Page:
Coronavirus: Local councils tell borrowers to avoid loan sharks

Abigail Fenton
·2 min read
Over 12,500 people seek help for problem debt each week in the UK. (Dinendra Haria/SOPA Images/Sipa USA)
Over 12,500 people seek help for problem debt each week in the UK. (Dinendra Haria/SOPA Images/Sipa USA)

Struggling borrowers are being urged to steer clear of illegal loan sharks offering “quick cash fixes” that will make their problems worse.

The Local Government Association (LGA), which represents councils in England and Wales, said money lenders operating outside the law may charge sky-high interest rates, rely on extortion, rarely issue paperwork and are likely to plunge people into deeper debt for longer.

It said that in the most extreme cases, loan sharks have been prosecuted for blackmail, violence and kidnap offences.

The LGA said anyone experiencing money problems can contact councils and their partner organisations for help.

READ MORE: Credit card and loan payment freeze for bank customers hit by COVID-19

Many people across the UK have suffered income shocks due to the financial impact of the COVID-19 crisis, with 8.7 million having been furloughed, and others seeing their pay cut or losing their job entirely.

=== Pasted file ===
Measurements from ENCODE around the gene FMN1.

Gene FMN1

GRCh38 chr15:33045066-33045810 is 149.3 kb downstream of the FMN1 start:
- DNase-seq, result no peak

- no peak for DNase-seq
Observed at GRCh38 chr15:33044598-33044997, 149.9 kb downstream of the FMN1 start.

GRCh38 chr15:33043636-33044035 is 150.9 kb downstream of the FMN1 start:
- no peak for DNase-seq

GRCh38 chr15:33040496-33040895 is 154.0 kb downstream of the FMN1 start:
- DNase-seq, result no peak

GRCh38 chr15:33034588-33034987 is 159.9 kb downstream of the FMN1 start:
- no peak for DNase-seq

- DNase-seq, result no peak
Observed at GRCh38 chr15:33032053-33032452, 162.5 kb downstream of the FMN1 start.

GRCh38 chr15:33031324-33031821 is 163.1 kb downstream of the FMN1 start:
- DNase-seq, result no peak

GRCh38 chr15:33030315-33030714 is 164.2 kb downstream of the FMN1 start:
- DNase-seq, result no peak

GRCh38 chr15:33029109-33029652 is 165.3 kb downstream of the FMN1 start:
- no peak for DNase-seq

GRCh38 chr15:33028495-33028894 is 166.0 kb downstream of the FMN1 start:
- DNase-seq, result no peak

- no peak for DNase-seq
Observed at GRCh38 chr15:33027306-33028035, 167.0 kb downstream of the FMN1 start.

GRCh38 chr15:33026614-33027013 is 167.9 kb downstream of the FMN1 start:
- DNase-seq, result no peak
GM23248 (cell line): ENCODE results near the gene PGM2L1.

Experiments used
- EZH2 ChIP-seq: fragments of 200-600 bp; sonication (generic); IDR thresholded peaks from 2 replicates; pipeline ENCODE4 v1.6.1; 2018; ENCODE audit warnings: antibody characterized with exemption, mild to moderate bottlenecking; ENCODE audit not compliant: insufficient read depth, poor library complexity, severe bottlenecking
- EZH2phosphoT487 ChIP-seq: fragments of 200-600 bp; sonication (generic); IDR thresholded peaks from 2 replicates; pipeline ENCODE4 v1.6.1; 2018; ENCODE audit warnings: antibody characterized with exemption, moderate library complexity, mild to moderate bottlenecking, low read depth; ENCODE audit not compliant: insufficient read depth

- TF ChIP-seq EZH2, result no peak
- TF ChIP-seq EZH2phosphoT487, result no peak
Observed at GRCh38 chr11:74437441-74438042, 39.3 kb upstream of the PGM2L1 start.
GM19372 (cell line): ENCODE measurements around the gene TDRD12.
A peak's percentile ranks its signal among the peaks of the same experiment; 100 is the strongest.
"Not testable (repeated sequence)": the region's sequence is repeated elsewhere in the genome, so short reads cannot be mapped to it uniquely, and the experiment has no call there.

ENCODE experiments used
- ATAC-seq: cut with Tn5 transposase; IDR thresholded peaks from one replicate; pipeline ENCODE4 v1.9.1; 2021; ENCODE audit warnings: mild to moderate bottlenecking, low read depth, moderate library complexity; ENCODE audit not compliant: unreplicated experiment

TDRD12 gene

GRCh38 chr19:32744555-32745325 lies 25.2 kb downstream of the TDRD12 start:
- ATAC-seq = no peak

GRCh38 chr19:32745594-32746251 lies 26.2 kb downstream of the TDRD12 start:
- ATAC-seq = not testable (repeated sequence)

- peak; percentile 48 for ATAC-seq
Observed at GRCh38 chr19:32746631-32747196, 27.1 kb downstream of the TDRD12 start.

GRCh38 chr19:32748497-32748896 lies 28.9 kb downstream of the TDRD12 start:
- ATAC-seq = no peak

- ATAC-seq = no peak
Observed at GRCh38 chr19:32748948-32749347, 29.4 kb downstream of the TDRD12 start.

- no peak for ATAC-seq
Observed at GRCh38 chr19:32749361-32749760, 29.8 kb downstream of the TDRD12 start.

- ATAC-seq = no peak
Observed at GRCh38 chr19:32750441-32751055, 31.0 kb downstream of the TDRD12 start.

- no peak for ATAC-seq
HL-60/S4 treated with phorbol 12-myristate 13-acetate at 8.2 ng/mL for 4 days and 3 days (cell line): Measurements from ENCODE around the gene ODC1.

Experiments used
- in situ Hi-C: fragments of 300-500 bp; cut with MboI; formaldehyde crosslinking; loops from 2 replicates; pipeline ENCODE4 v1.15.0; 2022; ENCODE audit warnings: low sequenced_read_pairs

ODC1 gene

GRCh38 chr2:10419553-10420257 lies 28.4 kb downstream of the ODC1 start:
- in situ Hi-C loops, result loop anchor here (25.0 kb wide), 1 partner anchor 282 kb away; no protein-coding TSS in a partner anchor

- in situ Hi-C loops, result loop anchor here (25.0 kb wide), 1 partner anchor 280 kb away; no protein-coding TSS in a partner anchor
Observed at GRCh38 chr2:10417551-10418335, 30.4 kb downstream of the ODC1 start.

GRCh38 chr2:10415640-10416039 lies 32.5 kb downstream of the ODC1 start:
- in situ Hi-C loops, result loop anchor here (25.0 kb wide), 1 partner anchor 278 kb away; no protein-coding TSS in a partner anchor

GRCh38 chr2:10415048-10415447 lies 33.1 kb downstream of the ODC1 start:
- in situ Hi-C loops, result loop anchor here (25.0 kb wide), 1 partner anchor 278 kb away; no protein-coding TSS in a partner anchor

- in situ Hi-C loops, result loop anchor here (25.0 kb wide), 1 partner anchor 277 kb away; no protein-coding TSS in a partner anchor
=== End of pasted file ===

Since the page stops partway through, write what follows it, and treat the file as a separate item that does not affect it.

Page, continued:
On top of this, latest figures show 12,652 people a week in the UK are seeking help for problem debt — the equivalent of one person every 48 seconds.

The LGA said it is concerned people may wait until they are in severe financial difficulties before they seek help, or could turn to loan sharks instead.

Many firms are offering payment freezes on financial products such as mortgages to help those with sudden holes in their budgets because of coronavirus.

READ MORE: Coronavirus: 4.7 million Brits use lockdown to save and cut debt

Small, relatively affordable loans are also available from community development financial institutions (CDFIs) and the credit union sector.

The LGA also said that households awaiting a universal credit payment may be entitled to a budgeting advance.

It said some councils are using data to step in early by identifying people with low-level payment difficulties and targeting them with support, while others have established discretionary hardship funds to help lower income households facing considerable problems with rent payments.

Simon Blackburn, chairman of the LGA’s safer and stronger communities board, said: “We know many people are struggling to make ends meet during the coronavirus crisis, but loan sharks should be avoided at all costs.

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“These illegal loans typically come with astronomical interest rates, soon spiral into uncontrollable debt that can never be repaid, and are typically enforced through intimidation and violence.

“Anyone struggling with debt problems can contact their local council or advice provider first, while charities also offer similar services.

“These will all be focused on offering genuine help in the most affordable way, rather than illegal money lenders who profit from other people’s misery and should not be used for any quick cash fix.

“With councils’ budgets under significant pressures, the government needs to ensure local authorities have the necessary funding to support those in need.”